There are several ways to speak Merry Christmas or Merry Cristmas in Japanese. Some are adaptations of English, it is common to use abbreviations and other interesting Christmas expressions. The two main ways of saying are:

  • Merii Kurisumasu [メリークリスマス] - Merry Christmas;
  • Meri Kuri [メリクリ] - Japanese abbreviation;

We have other words like Kurisumasu Ibu [クリスマス・イブ] which means “Christmas Eve” which in Japan is like a Valentine's Day where couples go on dates and stay in hotels. Christmas day is called Kurisumasu dee [[リスマスデー].

  • Kurisumasu Keeki [クリスマス・ケーキ] - Christmas cake;
  • Kurisumasu Tsurii [クリスマスツリー] - Christmas tree;
  • Kurisumasu Irumineeshon [クリスマスイルミネーション] - Christmas lighting;
  • Santa Kurosu [サンタクロース] - Santa Claus;
  • Kurisumasu Kyaroru [クリスマスキャロル] - Christmas carol;

In Japan during Christmas it is common to consume fried chicken or karaageso the words bored chikin [フライドチキン], kurisumasu chikin [クリスマスチキン] e karaage [唐揚げ] are mentioned a lot in the period. All thanks to KFC's Christmas marketing.

Other related words are:

  • Yuki [雪] - Snow;
  • Shichimenchō [七面鳥] - Peru;
  • Tonekai [トナカイ] - Rena;
  • Hokkyoku [北極] - North Pole;
  • Purezento [プレゼント] - Present;
  • Suzu [鈴] - Bell;
  • Yuki no kesshou [雪の結晶] - Snowflakes;
  • Danro [暖炉] - Fireplace;
  • Shoushoku [装飾] - Decoration;
  • Yukidaruma [雪だるま] - Snowman;
  • Akahana no tonekai [赤鼻のトナカイ] - Rudolpho, the Red-Nosed Reindeer;
  • Hiiragi [ヒイラギ] - Holly;
  • Jinjābureddo hausu [ジンジャーブレッド・ハウス] - Gingerbread house;
  • Kyandi Kein [キャンディケイン] - Sweet cane;
  • Yuki [雪] - Snow;
  • Shichimenchō [七面鳥] - Peru;
  • Tonekai [トナカイ] - Rena;
  • Hokkyoku [北極] - North Pole;
  • Purezento [プレゼント] - Present;
  • Suzu [鈴] - Bell;
  • Yuki no kesshou [雪の結晶] - Snowflakes;
  • Danro [暖炉] - Fireplace;
  • Shoushoku [装飾] - Decoration;
  • Yukidaruma [雪だるま] - Snowman;
  • Akahana no tonekai [赤鼻のトナカイ] - Rudolpho, the Red-Nosed Reindeer;
  • Hiiragi [ヒイラギ] - Holly;
  • Jinjābureddo hausu [ジンジャーブレッド・ハウス] - Gingerbread house;
  • Kyandi Kein [キャンディケイン] - Sweet cane;
  • Iesu [イエス] - Jesus;
  • Tenshi [天使] - Angels;
  • Hoshi [星] - Star;
  • Magusaoke [まぐさ桶] - manger;
  • Naya [納屋] - Stable;

Christmas lighting in Japan

Christmas lighting is quite popular in Japan, so much so that it happens months before December, there are specific dates for the presentation of the lights even before Christmas. I was in November in Japan and already had lighting in Gunma.

 In Japan this lighting is called Irumineeshon [イルミネーション] or also Denshoku [電飾]. Despite being widely seen during Christmas, the year-end illuminations are nothing more than tourist attractions in squares, parks and other places.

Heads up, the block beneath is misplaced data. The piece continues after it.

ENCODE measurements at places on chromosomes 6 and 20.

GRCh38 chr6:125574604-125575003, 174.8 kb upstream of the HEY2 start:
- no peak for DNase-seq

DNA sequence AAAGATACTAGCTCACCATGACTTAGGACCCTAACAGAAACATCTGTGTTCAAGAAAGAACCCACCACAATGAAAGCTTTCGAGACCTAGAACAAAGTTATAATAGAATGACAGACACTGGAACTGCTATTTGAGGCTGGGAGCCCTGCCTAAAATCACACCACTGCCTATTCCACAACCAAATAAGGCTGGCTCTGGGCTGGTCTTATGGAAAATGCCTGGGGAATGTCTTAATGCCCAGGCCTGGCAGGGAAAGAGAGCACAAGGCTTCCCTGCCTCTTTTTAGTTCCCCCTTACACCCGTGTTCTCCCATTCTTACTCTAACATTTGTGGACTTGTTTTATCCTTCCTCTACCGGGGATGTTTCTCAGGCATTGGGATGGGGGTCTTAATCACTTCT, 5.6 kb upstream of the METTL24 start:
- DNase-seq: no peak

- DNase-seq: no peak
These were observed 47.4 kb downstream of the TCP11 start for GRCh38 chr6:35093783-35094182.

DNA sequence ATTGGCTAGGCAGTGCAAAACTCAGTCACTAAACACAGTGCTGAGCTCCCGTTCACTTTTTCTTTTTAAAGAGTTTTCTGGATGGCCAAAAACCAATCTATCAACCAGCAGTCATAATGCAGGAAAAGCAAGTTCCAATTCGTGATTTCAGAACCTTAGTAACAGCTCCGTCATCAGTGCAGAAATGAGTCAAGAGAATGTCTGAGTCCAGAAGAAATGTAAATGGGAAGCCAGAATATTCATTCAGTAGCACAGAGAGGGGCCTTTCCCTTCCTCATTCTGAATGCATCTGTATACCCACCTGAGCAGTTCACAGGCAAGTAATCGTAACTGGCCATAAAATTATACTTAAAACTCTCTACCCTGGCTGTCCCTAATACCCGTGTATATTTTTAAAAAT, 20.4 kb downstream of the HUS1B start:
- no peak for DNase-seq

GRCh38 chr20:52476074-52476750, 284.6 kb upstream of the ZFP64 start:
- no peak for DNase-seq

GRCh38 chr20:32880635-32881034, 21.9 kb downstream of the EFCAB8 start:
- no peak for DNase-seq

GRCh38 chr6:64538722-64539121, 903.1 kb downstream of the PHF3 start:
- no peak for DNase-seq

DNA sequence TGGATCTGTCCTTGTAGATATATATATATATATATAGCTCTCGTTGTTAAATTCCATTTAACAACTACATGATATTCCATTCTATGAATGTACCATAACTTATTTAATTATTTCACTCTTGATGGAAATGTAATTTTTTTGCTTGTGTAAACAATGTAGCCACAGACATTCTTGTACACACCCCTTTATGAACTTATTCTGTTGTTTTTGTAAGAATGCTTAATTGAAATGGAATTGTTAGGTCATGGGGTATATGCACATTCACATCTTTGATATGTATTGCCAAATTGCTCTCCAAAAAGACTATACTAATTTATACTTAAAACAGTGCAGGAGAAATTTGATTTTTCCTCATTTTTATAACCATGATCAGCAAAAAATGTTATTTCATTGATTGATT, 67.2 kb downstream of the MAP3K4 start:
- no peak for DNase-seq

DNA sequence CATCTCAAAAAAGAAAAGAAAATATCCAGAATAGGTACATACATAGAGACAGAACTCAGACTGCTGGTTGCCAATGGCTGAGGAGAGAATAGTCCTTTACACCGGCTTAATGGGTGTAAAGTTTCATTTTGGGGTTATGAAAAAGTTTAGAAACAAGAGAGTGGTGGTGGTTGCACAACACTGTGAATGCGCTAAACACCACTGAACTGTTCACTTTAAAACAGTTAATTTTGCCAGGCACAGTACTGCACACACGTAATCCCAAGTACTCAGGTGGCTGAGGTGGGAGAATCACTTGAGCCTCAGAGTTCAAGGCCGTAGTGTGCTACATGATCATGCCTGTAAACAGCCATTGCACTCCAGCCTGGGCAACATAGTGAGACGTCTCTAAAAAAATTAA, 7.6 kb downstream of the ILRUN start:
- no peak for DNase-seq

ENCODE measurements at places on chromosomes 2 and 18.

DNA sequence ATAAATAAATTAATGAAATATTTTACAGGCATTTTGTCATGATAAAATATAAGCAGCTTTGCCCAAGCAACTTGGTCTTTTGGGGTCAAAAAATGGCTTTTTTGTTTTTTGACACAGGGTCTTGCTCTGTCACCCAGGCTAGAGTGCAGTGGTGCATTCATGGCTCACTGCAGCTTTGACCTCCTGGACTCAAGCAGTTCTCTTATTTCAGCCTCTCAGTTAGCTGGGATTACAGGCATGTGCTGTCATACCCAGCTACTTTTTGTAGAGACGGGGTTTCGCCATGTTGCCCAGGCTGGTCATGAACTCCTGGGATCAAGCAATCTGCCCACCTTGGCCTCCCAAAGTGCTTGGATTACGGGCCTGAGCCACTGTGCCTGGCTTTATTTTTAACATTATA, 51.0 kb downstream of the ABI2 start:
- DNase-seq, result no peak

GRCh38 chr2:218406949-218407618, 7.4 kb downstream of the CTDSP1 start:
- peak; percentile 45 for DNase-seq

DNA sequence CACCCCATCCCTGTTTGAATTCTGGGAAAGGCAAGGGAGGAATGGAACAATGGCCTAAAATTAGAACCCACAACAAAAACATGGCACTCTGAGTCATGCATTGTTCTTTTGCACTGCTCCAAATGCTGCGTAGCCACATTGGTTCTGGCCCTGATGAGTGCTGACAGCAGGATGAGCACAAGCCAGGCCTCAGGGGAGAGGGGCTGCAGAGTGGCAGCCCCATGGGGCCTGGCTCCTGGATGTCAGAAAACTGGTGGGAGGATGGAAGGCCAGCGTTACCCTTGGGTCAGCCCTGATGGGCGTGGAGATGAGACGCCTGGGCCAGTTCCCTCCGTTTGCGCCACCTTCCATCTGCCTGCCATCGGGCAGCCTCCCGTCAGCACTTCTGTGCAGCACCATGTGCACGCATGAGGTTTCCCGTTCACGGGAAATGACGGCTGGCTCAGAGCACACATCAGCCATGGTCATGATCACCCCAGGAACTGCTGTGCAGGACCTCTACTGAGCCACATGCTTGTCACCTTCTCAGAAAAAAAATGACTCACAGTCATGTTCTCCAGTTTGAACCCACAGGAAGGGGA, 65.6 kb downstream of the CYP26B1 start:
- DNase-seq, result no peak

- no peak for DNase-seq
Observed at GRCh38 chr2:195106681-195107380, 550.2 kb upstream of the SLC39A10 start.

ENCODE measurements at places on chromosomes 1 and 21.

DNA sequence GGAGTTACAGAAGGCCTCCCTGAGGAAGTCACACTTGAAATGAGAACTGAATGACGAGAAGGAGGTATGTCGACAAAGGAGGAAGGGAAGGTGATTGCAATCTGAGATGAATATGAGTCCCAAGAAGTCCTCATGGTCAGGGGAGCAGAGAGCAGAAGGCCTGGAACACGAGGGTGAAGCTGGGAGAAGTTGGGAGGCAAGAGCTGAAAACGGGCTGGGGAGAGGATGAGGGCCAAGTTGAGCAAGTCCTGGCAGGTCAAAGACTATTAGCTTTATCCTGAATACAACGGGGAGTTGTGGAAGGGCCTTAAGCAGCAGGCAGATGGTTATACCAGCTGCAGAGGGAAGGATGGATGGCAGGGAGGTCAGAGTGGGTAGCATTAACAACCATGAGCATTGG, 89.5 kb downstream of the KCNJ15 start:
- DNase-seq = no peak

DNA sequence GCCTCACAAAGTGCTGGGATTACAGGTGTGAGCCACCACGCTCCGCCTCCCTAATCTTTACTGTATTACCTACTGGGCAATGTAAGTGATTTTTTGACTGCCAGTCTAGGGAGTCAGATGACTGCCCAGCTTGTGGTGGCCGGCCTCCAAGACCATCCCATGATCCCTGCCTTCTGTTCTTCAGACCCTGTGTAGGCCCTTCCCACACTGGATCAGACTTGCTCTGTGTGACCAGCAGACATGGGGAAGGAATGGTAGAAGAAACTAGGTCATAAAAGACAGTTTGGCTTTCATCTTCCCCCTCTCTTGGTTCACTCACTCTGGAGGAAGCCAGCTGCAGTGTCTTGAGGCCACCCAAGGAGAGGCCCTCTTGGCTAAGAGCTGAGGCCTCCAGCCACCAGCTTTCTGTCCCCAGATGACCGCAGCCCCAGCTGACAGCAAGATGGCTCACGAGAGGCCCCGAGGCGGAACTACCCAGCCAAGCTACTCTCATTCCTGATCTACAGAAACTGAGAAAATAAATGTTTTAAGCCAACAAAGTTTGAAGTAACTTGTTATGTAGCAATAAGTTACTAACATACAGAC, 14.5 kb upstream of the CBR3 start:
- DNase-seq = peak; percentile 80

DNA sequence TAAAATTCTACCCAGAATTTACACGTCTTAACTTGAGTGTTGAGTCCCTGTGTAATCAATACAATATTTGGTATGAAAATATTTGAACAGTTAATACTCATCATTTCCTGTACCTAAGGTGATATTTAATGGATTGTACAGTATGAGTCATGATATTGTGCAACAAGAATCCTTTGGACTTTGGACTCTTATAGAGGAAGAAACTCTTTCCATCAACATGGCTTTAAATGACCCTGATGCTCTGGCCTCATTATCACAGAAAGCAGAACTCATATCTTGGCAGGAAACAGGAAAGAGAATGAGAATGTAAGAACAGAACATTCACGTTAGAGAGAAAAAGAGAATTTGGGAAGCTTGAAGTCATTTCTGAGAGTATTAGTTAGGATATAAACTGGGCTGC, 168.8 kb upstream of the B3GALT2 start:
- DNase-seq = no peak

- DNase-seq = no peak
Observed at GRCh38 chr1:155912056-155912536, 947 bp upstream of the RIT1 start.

The origin of illuminations in the world came from the 16th century. In Japan, illuminations began on April 30, 1900 in a ship-watching ceremony off the coast of Kobe, where each ship emitted light to illuminate the sea surface creating a beautiful view.

In the Meiji era, great lighting was also performed at the business fair in Osaka and Tokyo. In Japan, Meiji-ya, which deals with imported products, made a major inroad into Ginza during the Meiji era.

Christmas in japan - how do the japanese celebrate kurisumasu?

Japan Christmas Lighting Events

Below we will leave a list of the most popular lighting events and their start date. Remembering that some may last until the end of January or longer. We will leave the name of the event in Japanese to facilitate your Google search.

Responsive Table: Roll the table sideways with your finger >>
ProvinceCityEvent NameStart date 
HokkaidoSapporoさっぽろホワイトイルミネーションMid-November
MiyagiSendaiSENDAI 光のページェントDecember 12
FukushimaKoriyama K ッグツリーページェント・フェスタ in KORIYAMAEnd of November
IbarakiTsukuba つくば光の森End of November
TokyoShibuya表参道イルミネーションBeginning of December
NiigataMinato-kuNIIGATA 光のページェントMid December
GifuNiigata長良川イルミネーションMid December
OsakaGifuOSAKA 光のルネサンスMid December
OsakaOsaka御堂筋イルミネーションMid December
HyogoOsaka神戸ルミナリエBeginning of December
HyogoKobe 神戸ライトメッセージMid-November
HyogoKobe 光の街・洲本At the end of November
NaraSumoto 飛鳥光の回廊Around September
WakayamaAsuka Village白砂のプロムナードMid-November
HiroshimaShirahamaひろしまドリミネーションMid-November
KagawaHiroshima高松冬のまつりBeginning of December
NagasakiTakamatsu きらきらフェスティバルMid-November

Videos about Christmas in Japan

Although I am a Christian in my PERSONAL opinion, Christmas is just a commercial holiday with strange and uncertain origins, but the way that Japanese people look at Christmas I find very interesting, red perfectly matches romance.

I still have doubts about understanding how Christmas in Japan became a Valentine's Day… Is that you? What did you find interesting about Japanese Christmas? If you think I missed something important, I await your comment.

To finish, let's leave some videos about Christmas in Japan: